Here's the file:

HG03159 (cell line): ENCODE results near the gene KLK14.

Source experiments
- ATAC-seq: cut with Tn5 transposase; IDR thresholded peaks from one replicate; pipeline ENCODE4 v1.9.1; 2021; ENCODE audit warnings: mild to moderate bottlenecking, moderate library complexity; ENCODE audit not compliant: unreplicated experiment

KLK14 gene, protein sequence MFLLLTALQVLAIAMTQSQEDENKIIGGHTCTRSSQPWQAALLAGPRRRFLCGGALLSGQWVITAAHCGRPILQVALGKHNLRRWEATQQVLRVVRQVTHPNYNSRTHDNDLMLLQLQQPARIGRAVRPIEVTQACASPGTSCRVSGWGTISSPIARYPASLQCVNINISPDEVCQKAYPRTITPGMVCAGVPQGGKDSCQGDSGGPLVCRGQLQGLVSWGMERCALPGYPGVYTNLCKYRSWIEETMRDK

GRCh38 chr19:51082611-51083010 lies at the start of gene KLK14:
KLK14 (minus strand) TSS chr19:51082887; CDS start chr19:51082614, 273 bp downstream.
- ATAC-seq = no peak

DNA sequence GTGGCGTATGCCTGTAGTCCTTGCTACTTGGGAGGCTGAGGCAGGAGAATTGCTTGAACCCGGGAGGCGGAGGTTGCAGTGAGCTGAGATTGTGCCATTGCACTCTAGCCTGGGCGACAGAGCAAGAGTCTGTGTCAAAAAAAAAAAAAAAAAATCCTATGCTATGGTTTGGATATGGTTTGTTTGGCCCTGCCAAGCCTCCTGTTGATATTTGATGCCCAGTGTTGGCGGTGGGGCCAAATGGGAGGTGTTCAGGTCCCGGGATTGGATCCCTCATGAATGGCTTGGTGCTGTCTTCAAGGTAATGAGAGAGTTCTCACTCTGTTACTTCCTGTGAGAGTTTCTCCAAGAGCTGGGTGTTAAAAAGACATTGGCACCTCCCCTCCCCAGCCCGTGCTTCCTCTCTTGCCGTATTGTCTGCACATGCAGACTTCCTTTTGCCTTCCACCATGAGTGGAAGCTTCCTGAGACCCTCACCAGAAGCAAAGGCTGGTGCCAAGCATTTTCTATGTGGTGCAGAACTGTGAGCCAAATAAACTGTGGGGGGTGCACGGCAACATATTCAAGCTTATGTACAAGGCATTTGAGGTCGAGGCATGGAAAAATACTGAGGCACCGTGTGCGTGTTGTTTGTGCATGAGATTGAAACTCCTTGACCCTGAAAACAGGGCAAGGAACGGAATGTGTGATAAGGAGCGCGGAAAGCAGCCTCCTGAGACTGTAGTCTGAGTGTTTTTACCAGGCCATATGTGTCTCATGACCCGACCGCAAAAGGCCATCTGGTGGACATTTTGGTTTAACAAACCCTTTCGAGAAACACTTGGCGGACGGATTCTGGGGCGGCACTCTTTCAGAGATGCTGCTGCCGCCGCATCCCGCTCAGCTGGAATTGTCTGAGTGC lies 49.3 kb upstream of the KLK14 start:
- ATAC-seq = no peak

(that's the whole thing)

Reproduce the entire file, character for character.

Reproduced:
HG03159 (cell line): ENCODE results near the gene KLK14.

Source experiments
- ATAC-seq: cut with Tn5 transposase; IDR thresholded peaks from one replicate; pipeline ENCODE4 v1.9.1; 2021; ENCODE audit warnings: mild to moderate bottlenecking, moderate library complexity; ENCODE audit not compliant: unreplicated experiment

KLK14 gene, protein sequence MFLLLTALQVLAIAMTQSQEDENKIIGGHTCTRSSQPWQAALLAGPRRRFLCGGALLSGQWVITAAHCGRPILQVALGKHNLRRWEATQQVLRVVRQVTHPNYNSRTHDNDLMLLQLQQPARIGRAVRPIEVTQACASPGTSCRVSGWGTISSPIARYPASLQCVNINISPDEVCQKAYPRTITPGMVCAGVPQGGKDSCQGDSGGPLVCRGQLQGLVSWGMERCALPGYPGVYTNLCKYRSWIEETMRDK

GRCh38 chr19:51082611-51083010 lies at the start of gene KLK14:
KLK14 (minus strand) TSS chr19:51082887; CDS start chr19:51082614, 273 bp downstream.
- ATAC-seq = no peak

DNA sequence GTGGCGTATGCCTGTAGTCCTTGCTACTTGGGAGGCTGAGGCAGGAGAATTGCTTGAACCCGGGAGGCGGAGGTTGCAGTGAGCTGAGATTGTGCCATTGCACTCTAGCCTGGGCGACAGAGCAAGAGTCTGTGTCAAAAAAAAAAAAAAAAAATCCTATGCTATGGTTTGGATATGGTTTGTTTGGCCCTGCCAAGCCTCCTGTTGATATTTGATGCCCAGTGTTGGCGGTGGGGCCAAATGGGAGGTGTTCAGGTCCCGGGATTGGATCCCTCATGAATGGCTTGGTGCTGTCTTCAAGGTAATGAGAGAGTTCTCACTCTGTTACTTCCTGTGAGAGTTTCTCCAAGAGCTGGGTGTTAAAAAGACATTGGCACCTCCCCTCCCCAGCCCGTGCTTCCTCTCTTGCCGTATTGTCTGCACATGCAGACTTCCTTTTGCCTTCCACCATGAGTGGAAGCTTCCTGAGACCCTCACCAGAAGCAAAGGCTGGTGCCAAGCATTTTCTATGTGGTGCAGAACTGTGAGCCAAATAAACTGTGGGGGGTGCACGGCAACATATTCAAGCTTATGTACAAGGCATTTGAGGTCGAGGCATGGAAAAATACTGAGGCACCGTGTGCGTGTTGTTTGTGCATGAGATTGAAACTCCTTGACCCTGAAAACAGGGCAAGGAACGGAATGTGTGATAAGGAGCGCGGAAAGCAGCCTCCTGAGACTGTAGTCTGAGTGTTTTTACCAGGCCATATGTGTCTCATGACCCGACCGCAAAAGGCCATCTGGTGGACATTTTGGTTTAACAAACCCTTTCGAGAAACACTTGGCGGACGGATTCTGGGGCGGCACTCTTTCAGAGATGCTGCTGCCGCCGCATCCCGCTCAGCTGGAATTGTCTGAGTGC lies 49.3 kb upstream of the KLK14 start:
- ATAC-seq = no peak